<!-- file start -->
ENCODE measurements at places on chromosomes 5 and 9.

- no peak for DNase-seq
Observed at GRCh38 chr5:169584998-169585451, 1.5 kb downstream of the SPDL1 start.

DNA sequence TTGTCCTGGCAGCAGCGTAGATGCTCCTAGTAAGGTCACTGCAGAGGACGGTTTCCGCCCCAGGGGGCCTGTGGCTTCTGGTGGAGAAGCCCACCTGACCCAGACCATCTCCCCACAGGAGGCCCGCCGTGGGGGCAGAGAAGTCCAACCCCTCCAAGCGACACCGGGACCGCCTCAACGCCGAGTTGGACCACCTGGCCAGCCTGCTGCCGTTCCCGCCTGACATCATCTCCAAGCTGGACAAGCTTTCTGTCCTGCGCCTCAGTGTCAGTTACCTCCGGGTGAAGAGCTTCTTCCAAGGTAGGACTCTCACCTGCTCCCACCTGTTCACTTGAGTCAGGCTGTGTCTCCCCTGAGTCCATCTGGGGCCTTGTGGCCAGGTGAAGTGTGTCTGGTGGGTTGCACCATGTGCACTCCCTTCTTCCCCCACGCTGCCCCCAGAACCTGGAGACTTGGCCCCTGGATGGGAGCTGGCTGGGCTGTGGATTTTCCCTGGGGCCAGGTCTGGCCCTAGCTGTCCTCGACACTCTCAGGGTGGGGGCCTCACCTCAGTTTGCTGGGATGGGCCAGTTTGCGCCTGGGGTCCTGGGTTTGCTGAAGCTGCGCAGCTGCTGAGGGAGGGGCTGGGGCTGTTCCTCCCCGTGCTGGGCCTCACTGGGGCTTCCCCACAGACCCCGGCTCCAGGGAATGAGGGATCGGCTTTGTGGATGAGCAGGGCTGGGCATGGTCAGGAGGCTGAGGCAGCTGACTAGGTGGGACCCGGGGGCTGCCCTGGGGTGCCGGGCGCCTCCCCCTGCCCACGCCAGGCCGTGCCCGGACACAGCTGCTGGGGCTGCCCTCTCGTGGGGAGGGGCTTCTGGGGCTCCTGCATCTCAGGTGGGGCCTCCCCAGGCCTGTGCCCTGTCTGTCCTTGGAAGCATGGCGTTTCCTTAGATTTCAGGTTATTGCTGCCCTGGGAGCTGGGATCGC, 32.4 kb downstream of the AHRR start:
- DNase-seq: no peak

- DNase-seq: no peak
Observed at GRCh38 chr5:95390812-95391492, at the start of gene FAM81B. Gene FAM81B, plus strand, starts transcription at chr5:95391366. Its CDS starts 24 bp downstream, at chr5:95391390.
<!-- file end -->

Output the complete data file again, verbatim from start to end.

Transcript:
ENCODE measurements at places on chromosomes 5 and 9.

- no peak for DNase-seq
Observed at GRCh38 chr5:169584998-169585451, 1.5 kb downstream of the SPDL1 start.

DNA sequence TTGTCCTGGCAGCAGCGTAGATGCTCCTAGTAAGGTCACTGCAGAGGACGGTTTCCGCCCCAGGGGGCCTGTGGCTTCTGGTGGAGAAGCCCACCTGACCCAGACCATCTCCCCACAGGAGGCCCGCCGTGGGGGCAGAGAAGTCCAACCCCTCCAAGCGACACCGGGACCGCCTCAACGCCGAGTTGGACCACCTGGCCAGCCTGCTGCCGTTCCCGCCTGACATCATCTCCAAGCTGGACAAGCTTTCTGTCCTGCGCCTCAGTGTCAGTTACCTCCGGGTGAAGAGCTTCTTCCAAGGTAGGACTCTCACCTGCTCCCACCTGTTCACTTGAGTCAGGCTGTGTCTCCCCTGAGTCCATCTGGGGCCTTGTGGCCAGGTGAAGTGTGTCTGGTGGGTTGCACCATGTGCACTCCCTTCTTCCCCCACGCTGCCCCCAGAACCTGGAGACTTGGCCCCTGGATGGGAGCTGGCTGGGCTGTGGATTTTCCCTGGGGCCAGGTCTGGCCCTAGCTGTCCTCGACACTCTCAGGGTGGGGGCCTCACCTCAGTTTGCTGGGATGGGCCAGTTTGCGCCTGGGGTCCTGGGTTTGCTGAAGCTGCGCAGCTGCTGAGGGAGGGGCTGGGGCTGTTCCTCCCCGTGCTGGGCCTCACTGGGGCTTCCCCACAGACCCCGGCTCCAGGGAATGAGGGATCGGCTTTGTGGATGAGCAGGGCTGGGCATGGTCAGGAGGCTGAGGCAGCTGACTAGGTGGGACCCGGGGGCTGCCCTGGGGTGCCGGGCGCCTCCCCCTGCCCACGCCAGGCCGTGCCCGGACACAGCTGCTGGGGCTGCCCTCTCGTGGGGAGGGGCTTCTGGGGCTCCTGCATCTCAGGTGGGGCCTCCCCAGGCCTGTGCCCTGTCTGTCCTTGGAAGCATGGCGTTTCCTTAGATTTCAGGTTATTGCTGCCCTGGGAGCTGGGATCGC, 32.4 kb downstream of the AHRR start:
- DNase-seq: no peak

- DNase-seq: no peak
Observed at GRCh38 chr5:95390812-95391492, at the start of gene FAM81B. Gene FAM81B, plus strand, starts transcription at chr5:95391366. Its CDS starts 24 bp downstream, at chr5:95391390.